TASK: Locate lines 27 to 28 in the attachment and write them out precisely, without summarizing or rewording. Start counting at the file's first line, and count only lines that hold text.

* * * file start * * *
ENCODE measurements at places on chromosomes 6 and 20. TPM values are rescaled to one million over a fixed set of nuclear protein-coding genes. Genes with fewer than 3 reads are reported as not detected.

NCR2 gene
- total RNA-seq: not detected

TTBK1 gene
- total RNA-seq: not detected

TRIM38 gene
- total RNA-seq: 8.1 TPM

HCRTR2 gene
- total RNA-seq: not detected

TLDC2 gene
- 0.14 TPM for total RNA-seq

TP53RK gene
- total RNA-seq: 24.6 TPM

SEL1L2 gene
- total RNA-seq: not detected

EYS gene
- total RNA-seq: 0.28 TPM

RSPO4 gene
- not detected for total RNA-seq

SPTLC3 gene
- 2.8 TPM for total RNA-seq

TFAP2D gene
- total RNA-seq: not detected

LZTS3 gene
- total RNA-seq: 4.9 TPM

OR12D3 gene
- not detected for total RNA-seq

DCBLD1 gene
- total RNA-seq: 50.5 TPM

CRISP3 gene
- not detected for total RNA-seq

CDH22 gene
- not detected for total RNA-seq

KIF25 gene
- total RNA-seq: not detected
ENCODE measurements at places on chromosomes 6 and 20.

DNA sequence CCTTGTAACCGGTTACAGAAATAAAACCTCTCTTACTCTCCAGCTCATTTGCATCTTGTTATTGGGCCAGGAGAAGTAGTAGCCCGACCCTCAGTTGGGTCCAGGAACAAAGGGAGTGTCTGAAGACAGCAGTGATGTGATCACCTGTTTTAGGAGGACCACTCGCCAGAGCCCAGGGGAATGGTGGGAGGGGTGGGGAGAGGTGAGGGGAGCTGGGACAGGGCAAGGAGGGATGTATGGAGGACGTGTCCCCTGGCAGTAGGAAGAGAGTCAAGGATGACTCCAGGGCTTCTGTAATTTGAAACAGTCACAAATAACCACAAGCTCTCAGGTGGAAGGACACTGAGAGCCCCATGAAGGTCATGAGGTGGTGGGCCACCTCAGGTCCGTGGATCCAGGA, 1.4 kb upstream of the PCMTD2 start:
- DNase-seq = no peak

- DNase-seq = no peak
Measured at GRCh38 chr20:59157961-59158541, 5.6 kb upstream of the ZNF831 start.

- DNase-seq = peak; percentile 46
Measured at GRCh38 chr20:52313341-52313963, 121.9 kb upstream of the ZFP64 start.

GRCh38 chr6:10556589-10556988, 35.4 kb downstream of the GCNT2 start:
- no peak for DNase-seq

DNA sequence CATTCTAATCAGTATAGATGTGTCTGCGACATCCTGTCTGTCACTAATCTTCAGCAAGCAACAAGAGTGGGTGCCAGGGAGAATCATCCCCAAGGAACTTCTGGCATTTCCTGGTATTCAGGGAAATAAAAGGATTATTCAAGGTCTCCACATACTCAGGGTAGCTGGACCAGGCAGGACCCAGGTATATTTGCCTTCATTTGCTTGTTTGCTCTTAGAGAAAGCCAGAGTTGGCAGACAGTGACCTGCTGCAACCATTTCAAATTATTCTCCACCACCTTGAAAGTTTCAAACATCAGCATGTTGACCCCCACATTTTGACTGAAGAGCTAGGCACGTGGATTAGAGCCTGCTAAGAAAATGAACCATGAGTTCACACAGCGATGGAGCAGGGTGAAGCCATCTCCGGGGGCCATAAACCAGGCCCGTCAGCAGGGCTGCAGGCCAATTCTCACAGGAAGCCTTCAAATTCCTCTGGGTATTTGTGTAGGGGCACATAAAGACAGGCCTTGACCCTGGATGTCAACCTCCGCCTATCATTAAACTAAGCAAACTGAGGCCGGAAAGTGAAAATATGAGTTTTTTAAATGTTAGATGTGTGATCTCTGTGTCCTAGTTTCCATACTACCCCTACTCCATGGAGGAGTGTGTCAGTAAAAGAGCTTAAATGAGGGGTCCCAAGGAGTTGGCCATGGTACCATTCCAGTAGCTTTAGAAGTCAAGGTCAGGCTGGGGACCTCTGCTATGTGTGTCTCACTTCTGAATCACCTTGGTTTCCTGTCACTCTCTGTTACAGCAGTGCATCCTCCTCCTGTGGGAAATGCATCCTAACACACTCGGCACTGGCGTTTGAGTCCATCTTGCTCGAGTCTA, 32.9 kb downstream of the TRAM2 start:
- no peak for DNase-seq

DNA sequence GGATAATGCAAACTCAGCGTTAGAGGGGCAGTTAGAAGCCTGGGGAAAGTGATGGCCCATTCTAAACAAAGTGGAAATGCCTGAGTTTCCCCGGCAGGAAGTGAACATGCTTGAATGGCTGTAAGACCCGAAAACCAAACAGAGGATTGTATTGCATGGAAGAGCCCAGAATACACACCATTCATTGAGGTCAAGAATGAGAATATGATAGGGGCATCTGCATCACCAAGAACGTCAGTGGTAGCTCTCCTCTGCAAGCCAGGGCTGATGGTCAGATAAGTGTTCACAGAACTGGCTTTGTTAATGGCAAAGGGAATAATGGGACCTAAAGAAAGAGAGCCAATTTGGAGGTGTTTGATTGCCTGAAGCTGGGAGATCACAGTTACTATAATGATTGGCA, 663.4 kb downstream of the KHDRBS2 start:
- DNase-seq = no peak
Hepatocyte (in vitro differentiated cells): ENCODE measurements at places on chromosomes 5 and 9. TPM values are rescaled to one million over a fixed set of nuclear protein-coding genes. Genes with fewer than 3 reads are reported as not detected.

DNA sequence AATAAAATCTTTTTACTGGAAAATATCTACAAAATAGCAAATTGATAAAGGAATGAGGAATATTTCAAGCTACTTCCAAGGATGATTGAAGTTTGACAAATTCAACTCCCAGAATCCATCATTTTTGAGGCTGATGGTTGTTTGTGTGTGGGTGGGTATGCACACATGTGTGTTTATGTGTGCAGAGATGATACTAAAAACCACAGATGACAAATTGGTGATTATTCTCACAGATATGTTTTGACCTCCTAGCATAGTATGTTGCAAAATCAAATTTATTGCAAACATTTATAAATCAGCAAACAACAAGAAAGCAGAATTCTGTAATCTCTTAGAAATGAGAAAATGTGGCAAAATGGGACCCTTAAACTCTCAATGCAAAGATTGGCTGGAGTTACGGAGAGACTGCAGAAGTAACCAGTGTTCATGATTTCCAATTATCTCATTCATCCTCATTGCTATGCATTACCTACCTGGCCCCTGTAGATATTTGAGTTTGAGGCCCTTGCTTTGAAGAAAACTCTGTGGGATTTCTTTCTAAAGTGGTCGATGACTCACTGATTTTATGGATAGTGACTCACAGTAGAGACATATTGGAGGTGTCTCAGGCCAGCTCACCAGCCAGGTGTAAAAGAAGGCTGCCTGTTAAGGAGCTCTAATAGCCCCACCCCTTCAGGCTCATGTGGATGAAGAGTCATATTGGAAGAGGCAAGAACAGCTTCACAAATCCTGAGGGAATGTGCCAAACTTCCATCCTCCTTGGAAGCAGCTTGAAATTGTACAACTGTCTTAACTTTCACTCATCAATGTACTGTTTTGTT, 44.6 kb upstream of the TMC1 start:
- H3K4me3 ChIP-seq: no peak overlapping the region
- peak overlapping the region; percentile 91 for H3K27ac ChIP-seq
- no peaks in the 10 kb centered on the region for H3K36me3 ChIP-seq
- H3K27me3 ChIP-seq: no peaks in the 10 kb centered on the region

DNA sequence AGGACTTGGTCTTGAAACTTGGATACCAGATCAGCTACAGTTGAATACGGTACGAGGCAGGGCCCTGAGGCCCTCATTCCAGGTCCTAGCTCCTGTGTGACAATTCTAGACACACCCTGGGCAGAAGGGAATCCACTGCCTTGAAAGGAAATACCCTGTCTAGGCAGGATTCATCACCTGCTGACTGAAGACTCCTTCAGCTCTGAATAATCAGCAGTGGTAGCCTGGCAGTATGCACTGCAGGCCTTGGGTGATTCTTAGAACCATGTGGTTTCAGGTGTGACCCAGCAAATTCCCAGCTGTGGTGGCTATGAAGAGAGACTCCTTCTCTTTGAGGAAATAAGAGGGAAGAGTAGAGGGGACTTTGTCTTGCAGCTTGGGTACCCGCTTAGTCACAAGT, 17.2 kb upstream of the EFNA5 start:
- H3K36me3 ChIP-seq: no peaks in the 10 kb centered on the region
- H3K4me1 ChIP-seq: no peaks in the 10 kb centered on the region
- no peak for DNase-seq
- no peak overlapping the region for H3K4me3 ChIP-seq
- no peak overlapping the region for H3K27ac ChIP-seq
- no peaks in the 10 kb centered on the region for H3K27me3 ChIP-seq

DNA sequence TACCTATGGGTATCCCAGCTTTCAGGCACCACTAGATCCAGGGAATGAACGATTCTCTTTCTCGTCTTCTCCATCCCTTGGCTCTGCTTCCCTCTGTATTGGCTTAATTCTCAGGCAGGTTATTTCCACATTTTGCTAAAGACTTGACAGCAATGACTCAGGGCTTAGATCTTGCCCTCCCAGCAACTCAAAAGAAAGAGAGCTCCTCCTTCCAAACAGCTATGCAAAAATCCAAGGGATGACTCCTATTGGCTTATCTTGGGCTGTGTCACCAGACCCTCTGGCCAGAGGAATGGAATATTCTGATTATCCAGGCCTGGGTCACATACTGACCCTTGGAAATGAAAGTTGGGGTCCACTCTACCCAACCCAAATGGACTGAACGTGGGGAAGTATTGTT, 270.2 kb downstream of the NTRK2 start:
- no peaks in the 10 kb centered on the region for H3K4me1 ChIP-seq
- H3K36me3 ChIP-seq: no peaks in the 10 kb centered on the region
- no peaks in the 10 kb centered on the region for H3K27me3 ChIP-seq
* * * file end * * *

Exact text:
- not detected for total RNA-seq

DCBLD1 gene